Tele-health systems rely on monitors with integrated connectivity. Systems use monitoring hubs with integrated cellular capability and carts that permit remote diagnosis for places where there is a shortage of good doctors and where people want second opinions from a trusted expert. A physician that sees hundreds of patients a week with a certain condition is more apt to render an accurate diagnosis and to provide effective treatment than a physician that only sees that condition once a year.

The only way to connect patients with a particular condition with a clinician expert in treating that condition is through telemedicine. Everyone knows that a surgeon who operates within a particular specialty every day is more expert than one who operates only once a year. The same is true across the board for all specialties.

Systems like the Bosch health management programs with evidence-based guidelines are great in this context. These-evidence based systems can be used to keep physicians and clinicians focused on the most significant part of the condition being treated.

IBM Watson is similarly great in the context of connecting expert clinicians with patients presenting a certain combination of symptoms. This type of care delivery represents significant change, but it is change for the better, it is lower-cost care delivery with higher quality of care. Watson or competing computing systems have the potential to be incredibly useful in this context. Because Watson and other cognitive computing systems can recognize clusters of symptoms in a particular patient, these types of system are potentially useful in guiding patients to the care delivery clinician that is most likely to be able to recognize the best treatment and to provide the recommendation to other clinicians as to what will be the highest level of effective care for the least cost.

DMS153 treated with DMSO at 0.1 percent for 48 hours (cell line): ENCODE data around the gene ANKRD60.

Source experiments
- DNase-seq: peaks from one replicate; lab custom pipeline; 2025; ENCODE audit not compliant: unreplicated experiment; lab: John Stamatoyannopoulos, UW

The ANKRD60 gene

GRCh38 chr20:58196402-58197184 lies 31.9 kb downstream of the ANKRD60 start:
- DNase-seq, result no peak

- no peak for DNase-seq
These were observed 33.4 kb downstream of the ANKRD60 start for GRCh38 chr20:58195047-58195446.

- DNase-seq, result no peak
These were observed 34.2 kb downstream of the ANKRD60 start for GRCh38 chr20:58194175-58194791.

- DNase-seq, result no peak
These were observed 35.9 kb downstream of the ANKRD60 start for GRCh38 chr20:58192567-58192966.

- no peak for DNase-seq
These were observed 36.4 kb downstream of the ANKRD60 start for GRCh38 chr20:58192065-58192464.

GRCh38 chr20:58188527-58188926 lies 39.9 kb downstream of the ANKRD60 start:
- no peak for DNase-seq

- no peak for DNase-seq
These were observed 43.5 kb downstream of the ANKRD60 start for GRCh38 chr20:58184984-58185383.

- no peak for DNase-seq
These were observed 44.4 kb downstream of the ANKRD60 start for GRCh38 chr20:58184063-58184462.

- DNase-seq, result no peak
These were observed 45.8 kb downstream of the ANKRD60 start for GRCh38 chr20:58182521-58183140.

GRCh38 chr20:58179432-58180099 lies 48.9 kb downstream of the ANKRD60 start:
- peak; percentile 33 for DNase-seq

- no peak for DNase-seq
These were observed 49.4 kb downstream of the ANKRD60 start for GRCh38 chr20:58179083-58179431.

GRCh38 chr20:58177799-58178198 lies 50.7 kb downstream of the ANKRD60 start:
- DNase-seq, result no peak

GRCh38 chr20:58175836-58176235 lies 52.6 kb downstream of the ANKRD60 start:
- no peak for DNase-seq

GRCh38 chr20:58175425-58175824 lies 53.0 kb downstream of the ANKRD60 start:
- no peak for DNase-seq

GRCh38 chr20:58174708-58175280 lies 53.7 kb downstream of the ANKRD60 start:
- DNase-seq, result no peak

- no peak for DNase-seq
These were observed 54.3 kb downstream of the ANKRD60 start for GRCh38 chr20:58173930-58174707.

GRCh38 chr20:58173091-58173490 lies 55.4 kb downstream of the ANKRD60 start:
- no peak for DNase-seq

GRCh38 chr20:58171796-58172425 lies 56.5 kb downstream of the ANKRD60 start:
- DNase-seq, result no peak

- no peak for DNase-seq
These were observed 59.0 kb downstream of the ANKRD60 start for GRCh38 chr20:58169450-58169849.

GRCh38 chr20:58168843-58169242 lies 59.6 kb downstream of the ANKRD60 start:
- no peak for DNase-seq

The aim of tele-monitoring is to improve patient compliance with standards of care known to support improved outcomes for patients with chronic conditions. Tele-monitoring is one way to improve patient compliance, but there are other ways to achieve that as well.

Tele-monitoring increases patient compliance. The aim is to improve the delivery of healthcare to clients by monitoring vital signs to detect changes in patient condition that may indicate the onset of a more serious event, much as nurses in the hospital monitor patient vital signs.

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According to Susan Eustis, the principal author of the study, "The advantage of telemonitoring is that it increases patient compliance. It brings expert medicine into the home and attempts to present it in a manner patients can hear. The aim is to improve the delivery of healthcare to clients by performing medical exams remotely and monitoring vital signs to detect changes in patient condition that may indicate the onset of a more serious event, much as nurses in the hospital monitor patient vital signs for the purpose of permitting sophisticated care delivery."

Tele-health equipment units decrease the cost of care delivery while improving the quality of care and the quality of lifestyle available to patients. They have been widely adopted and extremely successful in use by the veterans administration in the US and by CMS Medicare and Medicaid. Use is anticipated to be extended to a wide variety of care delivery organizations based on this base of installed systems. Healthcare delivery is an increasing concern worldwide. Markets for the carts and associated servers segment of the market at $98 million in the first three quarters of 2012 are anticipated to reach$1.4 billion by 2018.